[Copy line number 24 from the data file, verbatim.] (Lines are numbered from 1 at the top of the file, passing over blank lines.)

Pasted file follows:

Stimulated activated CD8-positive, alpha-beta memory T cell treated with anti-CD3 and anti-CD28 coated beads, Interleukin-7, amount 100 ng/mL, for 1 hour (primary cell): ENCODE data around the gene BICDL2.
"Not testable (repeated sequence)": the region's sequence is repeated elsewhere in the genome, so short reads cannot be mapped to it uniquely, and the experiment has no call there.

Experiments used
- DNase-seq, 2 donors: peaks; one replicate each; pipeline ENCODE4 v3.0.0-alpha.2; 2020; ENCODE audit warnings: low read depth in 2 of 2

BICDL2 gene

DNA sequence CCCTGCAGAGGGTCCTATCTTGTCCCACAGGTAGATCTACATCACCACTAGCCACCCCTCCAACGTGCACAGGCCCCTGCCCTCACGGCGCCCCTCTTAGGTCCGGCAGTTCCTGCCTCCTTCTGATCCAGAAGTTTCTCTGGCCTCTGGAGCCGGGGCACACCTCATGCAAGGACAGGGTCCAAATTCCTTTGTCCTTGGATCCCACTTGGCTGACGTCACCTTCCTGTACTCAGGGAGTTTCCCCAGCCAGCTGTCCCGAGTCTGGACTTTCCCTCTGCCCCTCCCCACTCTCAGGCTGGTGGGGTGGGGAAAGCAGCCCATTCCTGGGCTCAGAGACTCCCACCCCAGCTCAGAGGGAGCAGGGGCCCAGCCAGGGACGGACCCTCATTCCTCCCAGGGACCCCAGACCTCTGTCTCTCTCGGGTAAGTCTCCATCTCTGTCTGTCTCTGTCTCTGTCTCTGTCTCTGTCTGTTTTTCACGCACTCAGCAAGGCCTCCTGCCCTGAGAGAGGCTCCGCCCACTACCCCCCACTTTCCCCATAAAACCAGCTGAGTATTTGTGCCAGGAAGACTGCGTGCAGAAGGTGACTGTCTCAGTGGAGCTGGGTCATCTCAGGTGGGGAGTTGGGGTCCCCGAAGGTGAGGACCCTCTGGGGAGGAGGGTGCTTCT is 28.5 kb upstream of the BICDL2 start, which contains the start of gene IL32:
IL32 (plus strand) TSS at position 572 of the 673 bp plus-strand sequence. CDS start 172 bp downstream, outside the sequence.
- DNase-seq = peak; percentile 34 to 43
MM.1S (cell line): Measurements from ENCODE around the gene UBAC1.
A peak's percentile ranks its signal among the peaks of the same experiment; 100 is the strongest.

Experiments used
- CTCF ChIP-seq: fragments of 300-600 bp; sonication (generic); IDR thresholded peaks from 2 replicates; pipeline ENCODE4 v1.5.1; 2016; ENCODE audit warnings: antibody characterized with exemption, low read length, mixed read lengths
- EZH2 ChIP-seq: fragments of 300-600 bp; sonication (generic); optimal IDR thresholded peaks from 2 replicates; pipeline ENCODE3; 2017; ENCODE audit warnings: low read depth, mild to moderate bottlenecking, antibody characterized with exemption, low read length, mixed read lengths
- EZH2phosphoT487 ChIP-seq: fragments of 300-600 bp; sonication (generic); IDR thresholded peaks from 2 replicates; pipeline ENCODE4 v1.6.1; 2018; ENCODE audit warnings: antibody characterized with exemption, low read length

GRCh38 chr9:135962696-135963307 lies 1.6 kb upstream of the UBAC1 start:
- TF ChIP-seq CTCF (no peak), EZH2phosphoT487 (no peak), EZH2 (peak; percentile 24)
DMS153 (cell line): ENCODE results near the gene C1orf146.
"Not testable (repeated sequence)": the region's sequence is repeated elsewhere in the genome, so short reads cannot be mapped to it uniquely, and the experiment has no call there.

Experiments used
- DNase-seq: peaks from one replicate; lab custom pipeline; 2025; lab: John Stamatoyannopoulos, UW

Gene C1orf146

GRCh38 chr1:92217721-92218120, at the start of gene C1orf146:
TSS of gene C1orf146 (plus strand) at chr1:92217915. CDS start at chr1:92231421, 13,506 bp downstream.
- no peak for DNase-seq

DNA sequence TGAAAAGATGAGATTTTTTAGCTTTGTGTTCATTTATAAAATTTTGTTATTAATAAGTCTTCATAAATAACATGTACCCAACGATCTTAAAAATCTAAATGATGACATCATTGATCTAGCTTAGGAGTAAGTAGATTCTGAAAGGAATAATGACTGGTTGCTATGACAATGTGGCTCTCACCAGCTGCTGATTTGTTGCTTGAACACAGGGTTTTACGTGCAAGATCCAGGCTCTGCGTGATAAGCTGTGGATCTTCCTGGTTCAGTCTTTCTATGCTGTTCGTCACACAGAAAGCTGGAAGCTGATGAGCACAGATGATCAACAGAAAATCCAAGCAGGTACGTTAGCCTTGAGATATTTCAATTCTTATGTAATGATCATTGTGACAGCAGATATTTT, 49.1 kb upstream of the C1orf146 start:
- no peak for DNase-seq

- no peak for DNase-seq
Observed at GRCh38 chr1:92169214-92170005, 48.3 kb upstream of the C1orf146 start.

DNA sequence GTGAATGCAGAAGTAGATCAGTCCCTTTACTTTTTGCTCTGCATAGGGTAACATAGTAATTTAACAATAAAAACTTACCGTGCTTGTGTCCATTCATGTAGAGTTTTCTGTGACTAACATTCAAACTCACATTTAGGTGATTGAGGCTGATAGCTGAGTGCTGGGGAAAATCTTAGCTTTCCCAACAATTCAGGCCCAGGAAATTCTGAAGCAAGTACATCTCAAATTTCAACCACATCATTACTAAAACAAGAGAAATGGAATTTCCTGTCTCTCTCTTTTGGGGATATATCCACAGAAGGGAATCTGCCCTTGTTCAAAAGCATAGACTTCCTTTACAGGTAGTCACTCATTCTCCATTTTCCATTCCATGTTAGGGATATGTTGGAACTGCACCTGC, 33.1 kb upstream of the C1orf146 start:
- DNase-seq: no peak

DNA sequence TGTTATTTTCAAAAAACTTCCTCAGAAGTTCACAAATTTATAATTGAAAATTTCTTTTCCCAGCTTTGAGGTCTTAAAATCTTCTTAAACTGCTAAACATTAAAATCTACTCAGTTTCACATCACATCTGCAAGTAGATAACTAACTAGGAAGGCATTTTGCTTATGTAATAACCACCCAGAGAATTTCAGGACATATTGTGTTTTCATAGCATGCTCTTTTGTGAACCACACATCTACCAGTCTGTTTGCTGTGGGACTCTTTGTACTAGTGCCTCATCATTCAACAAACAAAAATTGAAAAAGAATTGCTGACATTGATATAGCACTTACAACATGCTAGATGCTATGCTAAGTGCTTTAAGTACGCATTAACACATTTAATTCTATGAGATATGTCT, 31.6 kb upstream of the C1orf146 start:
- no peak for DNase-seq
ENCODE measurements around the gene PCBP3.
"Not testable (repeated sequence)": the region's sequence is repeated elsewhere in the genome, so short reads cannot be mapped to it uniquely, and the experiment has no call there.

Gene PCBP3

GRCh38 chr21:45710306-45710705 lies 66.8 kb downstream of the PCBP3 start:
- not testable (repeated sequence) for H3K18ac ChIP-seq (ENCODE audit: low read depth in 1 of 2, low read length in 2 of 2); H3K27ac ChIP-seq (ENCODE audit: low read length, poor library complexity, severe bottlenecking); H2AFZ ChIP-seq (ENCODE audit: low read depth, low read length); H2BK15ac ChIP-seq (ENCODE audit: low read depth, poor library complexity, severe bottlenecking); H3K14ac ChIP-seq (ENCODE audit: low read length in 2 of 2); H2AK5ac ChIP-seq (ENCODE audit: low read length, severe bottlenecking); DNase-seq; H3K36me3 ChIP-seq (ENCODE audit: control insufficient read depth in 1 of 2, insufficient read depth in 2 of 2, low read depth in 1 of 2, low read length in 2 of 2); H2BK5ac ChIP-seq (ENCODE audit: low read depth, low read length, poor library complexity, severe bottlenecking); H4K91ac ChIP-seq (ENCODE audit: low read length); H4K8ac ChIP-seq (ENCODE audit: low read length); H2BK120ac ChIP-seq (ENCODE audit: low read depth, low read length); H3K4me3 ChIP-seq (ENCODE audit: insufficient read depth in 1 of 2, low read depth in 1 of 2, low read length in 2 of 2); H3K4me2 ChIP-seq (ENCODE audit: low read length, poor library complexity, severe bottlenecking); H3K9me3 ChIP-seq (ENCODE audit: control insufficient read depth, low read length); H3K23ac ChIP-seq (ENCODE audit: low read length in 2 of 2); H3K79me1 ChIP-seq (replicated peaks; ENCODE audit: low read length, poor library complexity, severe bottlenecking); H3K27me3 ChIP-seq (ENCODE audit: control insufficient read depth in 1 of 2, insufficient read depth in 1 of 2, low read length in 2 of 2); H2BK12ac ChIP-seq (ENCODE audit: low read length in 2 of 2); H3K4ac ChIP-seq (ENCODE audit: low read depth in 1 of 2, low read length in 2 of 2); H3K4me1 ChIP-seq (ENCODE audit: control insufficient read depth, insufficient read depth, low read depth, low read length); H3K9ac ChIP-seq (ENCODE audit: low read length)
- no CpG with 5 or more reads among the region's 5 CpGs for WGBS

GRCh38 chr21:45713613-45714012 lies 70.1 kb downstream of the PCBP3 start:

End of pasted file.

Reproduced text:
- no peak for DNase-seq